Today I got a phone message from Teresa, the panic high up in her voice, the barely contained scream I recognized immediately: Two masses in her breast. Cancer cells. Can we talk? She asks. Finally we connect and I hear that even now all these years later, some doctors don’t get it. She had to wait ten days, until she called the doctor herself and was given the diagnosis over the phone. “Get a new doctor,” I say and give her two names. “Call the social worker at Beth Israel.” I say, and I hear the change in her voice. Sometimes it’s good to be bossy—don’t worry I say, you’re going to be okay, it’s early. Get a second opinion, from a female doctor who can look you in the eye. I’ll call her again tomorrow. I won’t be bossy then, I’ll just listen. I cannot believe another one is diagnosed. Teresa, who is healthy and beautiful and runs culinary tours of Spain. No junk food, no toxins in her body, why Teresa? When they diagnosed me, it was 1 in 9. Now it’s 1 in 7. It’s not getting better, it’s getting worse.

“Learn to say no,” the oncologist said when I asked how to stay healthy. But I can’t say no to good food, and I can’t say no to the cancer phone calls. I believe I’m fine, fourteen years out. My role model is Julia Child, who went in with two breasts and a question and came out with one breast and an answer. Those were the barbaric days when they didn’t bother with the biopsy, just cut open the melon and if it didn’t look right, removed it. Julia went on to do her work, drink wine, consume copious amounts of butter and salt and live to ninety. My kinda gal.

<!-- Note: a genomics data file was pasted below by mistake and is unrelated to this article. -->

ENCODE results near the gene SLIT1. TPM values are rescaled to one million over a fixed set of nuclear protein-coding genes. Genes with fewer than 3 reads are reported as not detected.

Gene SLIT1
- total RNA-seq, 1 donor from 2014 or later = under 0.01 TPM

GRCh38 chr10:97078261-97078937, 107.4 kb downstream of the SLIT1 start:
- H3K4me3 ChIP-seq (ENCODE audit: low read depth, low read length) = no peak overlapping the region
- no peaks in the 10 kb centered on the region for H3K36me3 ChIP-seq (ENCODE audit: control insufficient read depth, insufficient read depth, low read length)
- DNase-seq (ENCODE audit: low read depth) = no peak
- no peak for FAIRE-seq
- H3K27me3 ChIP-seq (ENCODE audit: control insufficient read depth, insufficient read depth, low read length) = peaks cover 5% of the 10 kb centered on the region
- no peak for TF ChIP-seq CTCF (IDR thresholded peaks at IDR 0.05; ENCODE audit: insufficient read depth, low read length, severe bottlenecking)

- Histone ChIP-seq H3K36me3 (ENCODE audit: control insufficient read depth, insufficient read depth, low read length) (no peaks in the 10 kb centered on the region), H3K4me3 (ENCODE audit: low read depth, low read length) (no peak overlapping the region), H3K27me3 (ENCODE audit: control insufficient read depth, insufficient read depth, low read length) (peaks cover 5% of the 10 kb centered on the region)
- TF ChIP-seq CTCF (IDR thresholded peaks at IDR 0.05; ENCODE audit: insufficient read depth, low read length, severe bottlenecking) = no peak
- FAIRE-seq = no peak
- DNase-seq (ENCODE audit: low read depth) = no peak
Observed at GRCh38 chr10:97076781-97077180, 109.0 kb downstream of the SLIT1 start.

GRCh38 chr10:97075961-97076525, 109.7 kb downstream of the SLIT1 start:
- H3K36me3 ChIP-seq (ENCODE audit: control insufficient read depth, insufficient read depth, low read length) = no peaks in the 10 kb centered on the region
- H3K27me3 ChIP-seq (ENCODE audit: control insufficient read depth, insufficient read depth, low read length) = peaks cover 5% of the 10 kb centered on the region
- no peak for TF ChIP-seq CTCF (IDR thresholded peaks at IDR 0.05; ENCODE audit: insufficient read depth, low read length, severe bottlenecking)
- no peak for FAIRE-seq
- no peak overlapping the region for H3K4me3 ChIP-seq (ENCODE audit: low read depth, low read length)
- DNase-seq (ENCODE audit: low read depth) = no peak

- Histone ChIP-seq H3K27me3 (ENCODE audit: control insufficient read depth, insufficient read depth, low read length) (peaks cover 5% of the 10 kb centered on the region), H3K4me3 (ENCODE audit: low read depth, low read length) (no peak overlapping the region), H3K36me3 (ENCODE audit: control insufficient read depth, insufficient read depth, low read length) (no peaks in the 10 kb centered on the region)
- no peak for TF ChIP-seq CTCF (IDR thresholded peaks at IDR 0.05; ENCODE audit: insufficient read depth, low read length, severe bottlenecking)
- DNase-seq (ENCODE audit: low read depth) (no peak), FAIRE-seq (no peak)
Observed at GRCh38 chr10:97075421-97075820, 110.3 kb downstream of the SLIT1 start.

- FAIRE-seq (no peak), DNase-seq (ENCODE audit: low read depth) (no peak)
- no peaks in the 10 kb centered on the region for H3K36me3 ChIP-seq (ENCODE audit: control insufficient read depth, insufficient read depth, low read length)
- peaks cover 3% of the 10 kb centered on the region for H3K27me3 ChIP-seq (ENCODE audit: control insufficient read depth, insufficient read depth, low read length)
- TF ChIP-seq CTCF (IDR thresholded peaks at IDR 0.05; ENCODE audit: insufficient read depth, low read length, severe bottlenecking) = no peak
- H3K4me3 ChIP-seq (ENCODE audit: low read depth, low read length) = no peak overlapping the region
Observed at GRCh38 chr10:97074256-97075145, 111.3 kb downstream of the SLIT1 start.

Everyone has cancer. That was the most comforting thing someone said to me. A science writer friend. “Everything in life has cancer cells,” she said and I suppose it’s true. Cancer is a cell gone bad. We all stray now and then. Go bad. Waffle. So do cells. Some just fall off, others start proselytizing and converting others. Those are the ones you have to look out for.